March 5, 2013
It is the season when many churches here in North Carolina have what they call revival services. This, and the fact that I am preaching in a revival next month has caused me to think a lot about revival. The questions I have been asking are: What causes revival? How do we know when revival comes? What does revival look like? And what are the results, or fruit, of revival?
The starting point in my study has been looking at the revivals of the past and comparing them with what we see today in “revivals.” Today we see a lot of shouting and praising God. We see people jumping up and giving testimonies of how good God has been to them.
This is not what we see in the great revivals of the past. While it is true that there were, in some cases, a lot of noise, they did not start with rejoicing and praising God. The noise of the great revivals of the past was crying and lamenting over sin. People fell on their faces in tears crying out to God for mercy and forgiveness.
In Isaiah 6:1-8 we see personal revival breaking out in the life of one man, Isaiah. In this passage we find the answers to all of my questions. It started by getting a vision of God. Isaiah saw God in all of His glory. Romans 2:4 tells us that the goodness of God leads us to repentance. When we see God in all of holiness (goodness) it reveals our badness (lack of true holiness) and leads us to repentance. This repentance is what causes true revival.
When we see God as He really is we can respond in one of two ways. 2 Corinthians 7:9-11 speaks of two kinds of sorrow. The first is the sorrow that works, or causes, repentance. The second is the sorrow of the world that works death. The first is being truly sorrow for having offended God and recognizing our guilt before Him. The second is being sorry that our sin has been found out and wanting to excuse it just to avoid punishment.
We know that revival has come when we see godly sorrow. We see this in Isaiah when he cried out “Woe is me! for I am undone.” You will notice that he not only confessed his own sin, but also the sin of his people. This is what true revival looks like. There is an acute sense of our sinfulness and a broken and repentant heart.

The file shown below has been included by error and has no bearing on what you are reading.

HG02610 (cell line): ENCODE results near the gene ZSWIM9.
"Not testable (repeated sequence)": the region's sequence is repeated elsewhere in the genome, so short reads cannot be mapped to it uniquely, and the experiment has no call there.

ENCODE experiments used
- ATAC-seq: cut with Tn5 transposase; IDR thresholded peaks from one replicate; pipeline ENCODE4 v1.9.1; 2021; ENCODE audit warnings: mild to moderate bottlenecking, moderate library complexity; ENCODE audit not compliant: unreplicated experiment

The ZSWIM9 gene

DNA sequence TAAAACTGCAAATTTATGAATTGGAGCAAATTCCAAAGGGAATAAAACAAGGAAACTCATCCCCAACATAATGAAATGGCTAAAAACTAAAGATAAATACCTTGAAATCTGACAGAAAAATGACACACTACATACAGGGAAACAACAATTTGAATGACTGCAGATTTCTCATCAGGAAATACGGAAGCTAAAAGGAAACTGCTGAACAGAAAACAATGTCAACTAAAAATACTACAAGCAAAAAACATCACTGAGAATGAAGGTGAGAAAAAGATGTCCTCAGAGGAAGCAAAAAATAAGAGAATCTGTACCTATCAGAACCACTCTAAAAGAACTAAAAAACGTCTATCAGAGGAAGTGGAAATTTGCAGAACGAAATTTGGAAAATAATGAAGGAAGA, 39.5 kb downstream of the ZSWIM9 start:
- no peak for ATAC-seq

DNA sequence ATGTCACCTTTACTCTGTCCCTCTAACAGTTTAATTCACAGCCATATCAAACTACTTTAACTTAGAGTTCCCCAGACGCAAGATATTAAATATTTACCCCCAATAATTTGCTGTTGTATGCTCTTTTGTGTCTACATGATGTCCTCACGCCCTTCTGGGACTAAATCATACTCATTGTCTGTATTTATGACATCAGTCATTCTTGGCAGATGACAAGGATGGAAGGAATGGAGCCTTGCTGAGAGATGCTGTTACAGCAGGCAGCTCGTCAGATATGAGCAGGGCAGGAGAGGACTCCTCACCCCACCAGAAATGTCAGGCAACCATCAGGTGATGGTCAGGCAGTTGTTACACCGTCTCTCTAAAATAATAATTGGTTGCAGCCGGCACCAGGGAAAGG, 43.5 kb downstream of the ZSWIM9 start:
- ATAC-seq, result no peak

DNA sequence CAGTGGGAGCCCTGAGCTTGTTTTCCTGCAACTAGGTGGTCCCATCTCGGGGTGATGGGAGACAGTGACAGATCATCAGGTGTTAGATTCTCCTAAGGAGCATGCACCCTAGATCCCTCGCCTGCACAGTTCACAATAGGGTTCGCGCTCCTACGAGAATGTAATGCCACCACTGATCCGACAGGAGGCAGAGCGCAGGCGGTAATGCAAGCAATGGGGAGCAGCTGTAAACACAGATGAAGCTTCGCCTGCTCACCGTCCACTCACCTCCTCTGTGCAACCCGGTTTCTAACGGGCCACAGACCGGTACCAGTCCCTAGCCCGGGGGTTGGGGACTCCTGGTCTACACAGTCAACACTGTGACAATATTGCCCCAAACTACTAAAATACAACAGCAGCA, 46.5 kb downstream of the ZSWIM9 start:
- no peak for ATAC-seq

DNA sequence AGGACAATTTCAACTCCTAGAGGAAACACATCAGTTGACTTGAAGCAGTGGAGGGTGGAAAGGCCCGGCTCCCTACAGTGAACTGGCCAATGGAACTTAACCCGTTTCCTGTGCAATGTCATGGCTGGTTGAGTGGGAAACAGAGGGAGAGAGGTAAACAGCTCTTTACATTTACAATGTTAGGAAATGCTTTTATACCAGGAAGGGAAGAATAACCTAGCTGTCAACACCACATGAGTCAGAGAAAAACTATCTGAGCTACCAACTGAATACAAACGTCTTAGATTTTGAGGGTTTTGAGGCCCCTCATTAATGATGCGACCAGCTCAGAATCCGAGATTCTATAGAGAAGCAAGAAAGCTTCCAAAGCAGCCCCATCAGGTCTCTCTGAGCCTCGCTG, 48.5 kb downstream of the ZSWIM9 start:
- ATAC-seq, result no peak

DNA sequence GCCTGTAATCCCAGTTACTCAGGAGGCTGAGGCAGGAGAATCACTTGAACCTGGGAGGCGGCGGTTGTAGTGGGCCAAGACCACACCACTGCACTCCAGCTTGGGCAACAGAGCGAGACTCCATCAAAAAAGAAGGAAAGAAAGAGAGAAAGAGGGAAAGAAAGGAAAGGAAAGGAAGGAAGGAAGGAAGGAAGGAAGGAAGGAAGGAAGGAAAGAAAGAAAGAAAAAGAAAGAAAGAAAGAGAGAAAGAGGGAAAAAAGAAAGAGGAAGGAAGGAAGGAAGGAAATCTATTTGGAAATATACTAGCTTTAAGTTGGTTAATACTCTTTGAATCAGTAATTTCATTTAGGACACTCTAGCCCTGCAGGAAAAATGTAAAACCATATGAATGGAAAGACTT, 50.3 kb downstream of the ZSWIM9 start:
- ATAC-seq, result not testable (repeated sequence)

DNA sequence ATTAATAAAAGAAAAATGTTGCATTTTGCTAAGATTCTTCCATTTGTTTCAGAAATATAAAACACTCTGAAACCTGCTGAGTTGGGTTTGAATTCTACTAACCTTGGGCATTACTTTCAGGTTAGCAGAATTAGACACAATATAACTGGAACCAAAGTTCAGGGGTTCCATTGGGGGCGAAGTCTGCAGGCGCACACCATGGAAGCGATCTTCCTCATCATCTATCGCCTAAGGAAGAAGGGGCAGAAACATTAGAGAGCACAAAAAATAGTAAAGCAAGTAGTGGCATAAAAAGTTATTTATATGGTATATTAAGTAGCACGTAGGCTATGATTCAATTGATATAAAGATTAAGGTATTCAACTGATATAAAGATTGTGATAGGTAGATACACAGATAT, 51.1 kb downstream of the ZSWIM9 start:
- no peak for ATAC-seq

In true revival there will be a crying out for mercy and forgiveness. Repentance will be clearly seen in those who are revived. They will turn from their wicked ways. They will search the Scriptures to learn what God expects of His people. They will change their lives to match what they find. Then, and only then, God will make us fit for His service and remove our iniquity.
One of the most important results of revival is that people hear the call of God. In Isaiah 6 Isaiah hears God say “Who shall I send, and who will go for us?” When this call is heard, those who are revived will volunteer for the mission at hand. This does not mean that they will all surrender to what we call “full-time ministry.” It means that all will surrender to minister for God where He has placed them.
If we want real revival we must first seek to know God. We must see His holiness and our sinfulness. We must have godly sorrow and repentance. We must be willing to do what God desires regardless of the cost.
Revival is expensive, it requires all that we have. The end result of true revival is that God is glorified, souls are saved, and then there is great rejoicing in Heaven and on earth.
Copyright 2017 Pierre Coovert, All rights reserved